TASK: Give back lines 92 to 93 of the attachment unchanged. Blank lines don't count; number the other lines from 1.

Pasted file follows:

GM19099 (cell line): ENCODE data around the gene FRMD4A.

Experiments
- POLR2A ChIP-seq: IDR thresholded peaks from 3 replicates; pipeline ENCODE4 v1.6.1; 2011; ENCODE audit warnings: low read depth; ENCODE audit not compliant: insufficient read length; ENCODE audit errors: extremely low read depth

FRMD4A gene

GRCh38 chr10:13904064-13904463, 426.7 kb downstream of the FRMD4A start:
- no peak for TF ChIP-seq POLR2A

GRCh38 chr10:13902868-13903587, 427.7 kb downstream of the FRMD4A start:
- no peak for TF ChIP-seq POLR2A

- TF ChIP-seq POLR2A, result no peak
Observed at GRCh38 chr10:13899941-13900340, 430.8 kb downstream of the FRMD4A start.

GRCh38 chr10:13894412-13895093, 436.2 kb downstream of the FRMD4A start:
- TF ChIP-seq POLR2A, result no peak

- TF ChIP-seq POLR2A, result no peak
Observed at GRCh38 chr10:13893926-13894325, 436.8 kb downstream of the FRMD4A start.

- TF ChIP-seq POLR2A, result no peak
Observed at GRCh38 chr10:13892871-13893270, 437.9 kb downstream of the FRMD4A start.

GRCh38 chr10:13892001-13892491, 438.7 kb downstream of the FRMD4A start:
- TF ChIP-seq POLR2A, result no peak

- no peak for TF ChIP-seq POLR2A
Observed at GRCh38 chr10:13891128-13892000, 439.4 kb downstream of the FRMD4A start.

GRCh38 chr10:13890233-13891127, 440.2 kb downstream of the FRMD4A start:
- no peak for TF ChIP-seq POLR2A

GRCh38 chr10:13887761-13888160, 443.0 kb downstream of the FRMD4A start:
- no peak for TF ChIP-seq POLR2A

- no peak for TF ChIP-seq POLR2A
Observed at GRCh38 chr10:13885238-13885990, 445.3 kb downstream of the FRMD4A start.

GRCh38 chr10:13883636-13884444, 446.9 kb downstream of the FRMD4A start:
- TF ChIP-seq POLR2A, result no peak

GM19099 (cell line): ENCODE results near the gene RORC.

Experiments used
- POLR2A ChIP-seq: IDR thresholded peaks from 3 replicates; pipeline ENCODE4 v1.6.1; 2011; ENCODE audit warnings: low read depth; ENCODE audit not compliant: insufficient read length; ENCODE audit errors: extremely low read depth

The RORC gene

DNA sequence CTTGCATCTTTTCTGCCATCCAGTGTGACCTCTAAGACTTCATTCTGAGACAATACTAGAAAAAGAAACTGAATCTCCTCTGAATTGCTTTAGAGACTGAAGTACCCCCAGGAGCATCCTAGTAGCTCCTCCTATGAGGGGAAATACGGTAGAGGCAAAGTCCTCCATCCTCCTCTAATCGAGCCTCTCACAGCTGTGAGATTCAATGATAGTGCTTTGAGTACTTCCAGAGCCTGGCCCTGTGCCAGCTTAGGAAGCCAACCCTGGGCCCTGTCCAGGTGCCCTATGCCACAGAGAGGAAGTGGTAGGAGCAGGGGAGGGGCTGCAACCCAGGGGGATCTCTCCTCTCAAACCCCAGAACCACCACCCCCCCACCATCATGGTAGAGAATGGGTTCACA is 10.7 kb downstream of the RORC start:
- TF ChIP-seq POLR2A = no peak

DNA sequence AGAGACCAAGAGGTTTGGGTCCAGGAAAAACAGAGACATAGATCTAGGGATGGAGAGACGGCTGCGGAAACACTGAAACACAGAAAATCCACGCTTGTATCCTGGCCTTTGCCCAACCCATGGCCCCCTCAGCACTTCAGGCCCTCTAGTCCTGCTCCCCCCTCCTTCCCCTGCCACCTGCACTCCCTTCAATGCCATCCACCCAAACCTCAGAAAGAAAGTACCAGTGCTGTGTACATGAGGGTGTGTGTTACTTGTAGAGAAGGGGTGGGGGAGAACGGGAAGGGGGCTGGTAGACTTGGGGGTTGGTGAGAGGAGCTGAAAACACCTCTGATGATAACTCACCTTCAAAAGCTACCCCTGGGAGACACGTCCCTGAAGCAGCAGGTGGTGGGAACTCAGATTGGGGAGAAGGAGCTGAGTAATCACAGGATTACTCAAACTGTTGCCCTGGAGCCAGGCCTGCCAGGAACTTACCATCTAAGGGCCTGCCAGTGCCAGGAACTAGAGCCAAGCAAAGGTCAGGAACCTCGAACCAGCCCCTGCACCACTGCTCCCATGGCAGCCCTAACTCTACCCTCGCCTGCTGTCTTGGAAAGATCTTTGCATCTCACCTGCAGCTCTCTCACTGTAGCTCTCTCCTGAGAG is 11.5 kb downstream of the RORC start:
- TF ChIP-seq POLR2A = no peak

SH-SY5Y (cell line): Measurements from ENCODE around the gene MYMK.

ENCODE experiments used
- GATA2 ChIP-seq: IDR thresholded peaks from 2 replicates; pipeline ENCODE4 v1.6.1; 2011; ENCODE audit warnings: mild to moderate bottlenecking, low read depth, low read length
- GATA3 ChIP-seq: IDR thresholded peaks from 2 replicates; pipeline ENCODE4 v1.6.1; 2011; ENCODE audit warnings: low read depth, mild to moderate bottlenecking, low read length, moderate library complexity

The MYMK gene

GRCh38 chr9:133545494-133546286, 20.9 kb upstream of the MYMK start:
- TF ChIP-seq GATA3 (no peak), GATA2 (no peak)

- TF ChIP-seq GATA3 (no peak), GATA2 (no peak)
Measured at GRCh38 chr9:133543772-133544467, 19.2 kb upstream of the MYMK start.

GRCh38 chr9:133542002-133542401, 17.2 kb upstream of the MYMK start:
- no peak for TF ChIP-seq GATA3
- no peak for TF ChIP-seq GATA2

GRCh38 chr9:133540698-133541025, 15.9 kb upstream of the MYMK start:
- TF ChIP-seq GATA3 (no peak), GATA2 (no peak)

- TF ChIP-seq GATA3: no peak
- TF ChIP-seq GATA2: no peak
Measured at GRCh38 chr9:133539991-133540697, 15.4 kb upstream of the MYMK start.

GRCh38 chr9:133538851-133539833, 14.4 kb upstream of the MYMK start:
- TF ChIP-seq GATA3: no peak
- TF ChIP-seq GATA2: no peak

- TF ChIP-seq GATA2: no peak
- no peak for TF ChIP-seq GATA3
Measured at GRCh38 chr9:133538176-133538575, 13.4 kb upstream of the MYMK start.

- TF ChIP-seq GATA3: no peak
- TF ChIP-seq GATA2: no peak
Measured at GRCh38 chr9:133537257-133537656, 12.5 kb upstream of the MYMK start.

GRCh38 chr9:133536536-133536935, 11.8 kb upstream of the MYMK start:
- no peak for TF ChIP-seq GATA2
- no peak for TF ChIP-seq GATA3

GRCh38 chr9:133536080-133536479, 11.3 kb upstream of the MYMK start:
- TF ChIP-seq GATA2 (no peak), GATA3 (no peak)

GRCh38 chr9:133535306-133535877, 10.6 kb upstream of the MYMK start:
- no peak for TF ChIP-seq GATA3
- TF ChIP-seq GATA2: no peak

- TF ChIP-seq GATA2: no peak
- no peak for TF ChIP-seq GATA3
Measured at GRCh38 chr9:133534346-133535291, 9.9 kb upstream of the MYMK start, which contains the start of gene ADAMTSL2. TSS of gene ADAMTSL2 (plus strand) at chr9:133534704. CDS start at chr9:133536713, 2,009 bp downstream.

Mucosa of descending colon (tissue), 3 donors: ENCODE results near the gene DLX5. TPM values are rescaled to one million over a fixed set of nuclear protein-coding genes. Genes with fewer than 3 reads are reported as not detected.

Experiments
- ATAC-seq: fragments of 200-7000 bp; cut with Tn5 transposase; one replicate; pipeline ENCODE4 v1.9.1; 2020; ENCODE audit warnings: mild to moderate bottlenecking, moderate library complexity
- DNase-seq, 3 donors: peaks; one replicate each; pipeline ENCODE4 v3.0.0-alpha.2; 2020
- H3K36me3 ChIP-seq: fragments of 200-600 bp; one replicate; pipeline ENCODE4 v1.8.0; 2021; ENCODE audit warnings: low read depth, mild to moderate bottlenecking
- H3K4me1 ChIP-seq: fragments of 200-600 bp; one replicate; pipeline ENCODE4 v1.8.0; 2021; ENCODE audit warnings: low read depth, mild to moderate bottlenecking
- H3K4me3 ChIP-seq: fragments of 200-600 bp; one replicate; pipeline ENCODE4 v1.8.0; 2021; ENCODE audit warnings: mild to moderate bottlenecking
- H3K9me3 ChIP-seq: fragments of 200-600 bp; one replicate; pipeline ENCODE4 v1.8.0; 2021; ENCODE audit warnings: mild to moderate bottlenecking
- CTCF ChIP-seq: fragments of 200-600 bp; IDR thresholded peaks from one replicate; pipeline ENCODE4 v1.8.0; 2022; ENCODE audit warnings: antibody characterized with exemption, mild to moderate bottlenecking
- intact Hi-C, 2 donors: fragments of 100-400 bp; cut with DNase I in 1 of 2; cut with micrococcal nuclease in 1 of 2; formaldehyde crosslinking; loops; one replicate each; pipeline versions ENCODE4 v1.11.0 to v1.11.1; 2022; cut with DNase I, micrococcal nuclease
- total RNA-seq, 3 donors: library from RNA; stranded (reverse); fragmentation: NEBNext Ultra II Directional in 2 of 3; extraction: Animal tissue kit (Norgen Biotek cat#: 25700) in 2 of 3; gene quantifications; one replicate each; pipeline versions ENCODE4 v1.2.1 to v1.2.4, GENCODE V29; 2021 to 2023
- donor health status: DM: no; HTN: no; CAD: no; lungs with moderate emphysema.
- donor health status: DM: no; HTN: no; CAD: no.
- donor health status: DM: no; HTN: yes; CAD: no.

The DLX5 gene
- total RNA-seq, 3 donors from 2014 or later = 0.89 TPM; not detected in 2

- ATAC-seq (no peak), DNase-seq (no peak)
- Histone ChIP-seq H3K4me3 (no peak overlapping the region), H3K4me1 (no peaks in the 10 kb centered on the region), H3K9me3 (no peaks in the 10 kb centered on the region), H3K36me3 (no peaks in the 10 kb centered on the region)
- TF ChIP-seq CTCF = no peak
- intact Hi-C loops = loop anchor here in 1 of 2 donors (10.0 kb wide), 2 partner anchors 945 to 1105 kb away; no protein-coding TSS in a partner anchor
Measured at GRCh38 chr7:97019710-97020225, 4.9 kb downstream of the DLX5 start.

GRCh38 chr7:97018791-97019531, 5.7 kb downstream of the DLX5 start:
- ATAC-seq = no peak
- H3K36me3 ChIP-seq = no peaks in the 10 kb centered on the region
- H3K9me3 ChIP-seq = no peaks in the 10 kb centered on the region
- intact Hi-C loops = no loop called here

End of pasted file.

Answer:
- TF ChIP-seq CTCF = no peak
- intact Hi-C loops = loop anchor here in 1 of 2 donors (10.0 kb wide), 2 partner anchors 945 to 1105 kb away; no protein-coding TSS in a partner anchor